I'm Brazilian, travelling to Switzerland as tourist and I'll stay for 22 days travelling around Europe. I don't need a visa.

I'm carrying with me only 400EUR but I made a transfer using TransferWise to a friend that I'll visit in the third day of this trip.

  1. Should I carry with me the TransferWise receipt to present?
  2. And it will be legal?
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    It's up to the border guards to decide if they are convinced you have sufficient means to cover your expenses, the laws and regulations do not go as far as listing specific types of transfer or anything like that. Also, at this point, the money isn't really yours, it's in your friend's control so evidence of the transfer might not be all that convincing. OTOH, it's probably not going to be an issue. Do you have a return ticket with you? Evidence of your professional situation back home? – Relaxed Oct 18 '16 at 12:05
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    Where are you from, do you need a visa? – RemcoGerlich Oct 18 '16 at 12:09
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    A letter from your friend confirming that he'll give you the money you transferred to him will be much more valuable than a receipt for the transfer (the money belongs to our friend at the moment). – Henrik supports the community Oct 18 '16 at 14:08
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    As for legal, if the transfer is above 10 000 EUR and you show a receipt of that at the border expect to be there for a long, long time. – chx Oct 18 '16 at 19:31
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    I've landed in Nettherlands, Spain, Turrkey, Italy, Iceland, Wales, and several other non-EU countries and crossed by car, ferry, or bus into Ireland, France, Switzerland, and a few other EU countries. ONLY U.K. asked about money, and I didn't have to show them anything; just told them I was carrying no cash but had three cards that would work in ATMs. – WGroleau Oct 18 '16 at 22:01

The bad news is that some Brazilians went through the taxing, unpleasing experience of being sent back home directly from the airport, although they did not have a need for a visa. There's a small but well established community of illegal immigrants in countries like the UK or Spain. So, both countries will scrutinize you closer.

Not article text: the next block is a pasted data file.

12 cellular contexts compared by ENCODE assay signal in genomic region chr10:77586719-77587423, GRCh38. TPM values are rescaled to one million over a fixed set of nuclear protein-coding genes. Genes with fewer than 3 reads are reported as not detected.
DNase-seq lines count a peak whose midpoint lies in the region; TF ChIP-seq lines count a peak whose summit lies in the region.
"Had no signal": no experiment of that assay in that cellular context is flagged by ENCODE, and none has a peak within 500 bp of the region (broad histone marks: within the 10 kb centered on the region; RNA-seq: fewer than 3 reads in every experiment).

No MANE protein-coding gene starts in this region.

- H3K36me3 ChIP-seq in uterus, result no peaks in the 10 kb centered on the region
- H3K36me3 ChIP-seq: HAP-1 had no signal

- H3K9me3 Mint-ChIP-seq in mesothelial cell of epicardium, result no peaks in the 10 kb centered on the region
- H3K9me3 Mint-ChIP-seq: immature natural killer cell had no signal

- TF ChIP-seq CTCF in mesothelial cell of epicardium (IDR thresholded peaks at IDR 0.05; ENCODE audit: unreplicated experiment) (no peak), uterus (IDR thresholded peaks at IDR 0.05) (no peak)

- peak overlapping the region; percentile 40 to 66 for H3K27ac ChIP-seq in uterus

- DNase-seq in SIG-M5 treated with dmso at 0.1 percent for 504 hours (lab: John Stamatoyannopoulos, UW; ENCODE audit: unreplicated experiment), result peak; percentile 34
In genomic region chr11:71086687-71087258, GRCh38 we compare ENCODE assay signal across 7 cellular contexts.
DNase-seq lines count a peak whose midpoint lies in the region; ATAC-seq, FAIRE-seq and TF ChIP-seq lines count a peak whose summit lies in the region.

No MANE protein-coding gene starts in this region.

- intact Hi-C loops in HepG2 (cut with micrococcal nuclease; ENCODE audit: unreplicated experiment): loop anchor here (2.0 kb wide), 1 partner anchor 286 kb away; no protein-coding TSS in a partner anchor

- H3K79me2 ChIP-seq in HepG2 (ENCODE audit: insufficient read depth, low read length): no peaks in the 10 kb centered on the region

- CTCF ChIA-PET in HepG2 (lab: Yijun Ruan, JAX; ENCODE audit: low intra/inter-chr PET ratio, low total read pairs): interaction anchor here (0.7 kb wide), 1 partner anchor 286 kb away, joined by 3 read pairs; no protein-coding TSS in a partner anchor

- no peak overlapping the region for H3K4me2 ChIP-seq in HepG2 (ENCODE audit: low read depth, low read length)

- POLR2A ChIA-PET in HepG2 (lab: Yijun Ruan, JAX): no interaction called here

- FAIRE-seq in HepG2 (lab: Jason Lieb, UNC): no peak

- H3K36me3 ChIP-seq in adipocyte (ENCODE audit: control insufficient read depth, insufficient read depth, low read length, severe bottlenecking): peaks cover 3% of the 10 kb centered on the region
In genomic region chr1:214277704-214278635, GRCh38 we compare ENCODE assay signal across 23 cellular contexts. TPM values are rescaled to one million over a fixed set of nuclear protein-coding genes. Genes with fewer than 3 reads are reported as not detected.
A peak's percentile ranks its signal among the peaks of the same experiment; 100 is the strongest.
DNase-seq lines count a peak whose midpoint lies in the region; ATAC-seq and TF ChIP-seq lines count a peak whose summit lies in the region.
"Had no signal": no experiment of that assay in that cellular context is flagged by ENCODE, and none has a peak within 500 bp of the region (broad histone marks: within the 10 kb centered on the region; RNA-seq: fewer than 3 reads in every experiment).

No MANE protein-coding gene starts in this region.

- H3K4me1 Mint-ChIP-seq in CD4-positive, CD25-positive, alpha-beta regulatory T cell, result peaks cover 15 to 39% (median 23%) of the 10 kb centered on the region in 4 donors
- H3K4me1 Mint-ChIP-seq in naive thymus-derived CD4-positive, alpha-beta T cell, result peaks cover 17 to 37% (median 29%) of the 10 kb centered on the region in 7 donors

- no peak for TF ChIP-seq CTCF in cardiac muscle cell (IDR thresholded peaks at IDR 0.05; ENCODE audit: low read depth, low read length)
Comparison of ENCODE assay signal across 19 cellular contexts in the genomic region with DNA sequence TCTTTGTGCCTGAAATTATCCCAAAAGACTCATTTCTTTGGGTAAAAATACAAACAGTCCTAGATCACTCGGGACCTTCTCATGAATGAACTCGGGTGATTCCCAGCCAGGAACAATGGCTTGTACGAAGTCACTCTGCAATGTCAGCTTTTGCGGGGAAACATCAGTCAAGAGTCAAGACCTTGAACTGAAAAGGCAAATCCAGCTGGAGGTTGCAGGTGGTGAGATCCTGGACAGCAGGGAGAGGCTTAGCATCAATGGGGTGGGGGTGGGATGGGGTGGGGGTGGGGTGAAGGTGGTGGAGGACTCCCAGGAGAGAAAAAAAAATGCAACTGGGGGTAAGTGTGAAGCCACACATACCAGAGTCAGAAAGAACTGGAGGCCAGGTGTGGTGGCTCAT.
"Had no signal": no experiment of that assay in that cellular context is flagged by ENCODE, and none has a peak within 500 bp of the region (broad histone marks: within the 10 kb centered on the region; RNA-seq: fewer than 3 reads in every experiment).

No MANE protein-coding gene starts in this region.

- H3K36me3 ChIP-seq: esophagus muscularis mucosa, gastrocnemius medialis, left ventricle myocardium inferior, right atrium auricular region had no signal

Take an international credit card with you, if possible. Otherwise, the 400 euros would be definitely too little. That's 18 euros/day.

If you are young, make sure you have a way of explaining why you would want to come back. Are you working, studying?

If you are visiting someone who is illegally in the EU, don't even mention this visit.

Don't bring anything that a tourist won't really need. They can go through your luggage and inspect any single item. So, do not carry family photos, CVs, clothes for a year, any Brazilian food, addresses of companies, and so on. All these things could raise a red flag.

Answer all questions at the border in a concise but precise manner. They don't want you to tell a little story, just basic facts. Sometimes border control agents start doing some small talk. Do not assume that they are just being friendly, they want to get information from you in an informal way.

Do not lie about anything. Often they already know the answer to the questions, and are just testing you.

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I know many people who have traveled to the Schengen area without a lot of cash and none of them have ever been required to demonstrate a proof of funds. Millions of people travel with just their credit card these days, so they won't be able to show any cash anyway.

What I would do is say you have 400 Euros in cash and have the rest in your bank account. No need to explain your story about Transferwise as that would just complicate things. I presume you do have money in your bank back at home, so this won't be a lie.

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  • 1
    its tough though, Brasillians get extra scrutiny .... :/ which sucks. – Fattie Oct 23 '16 at 22:45

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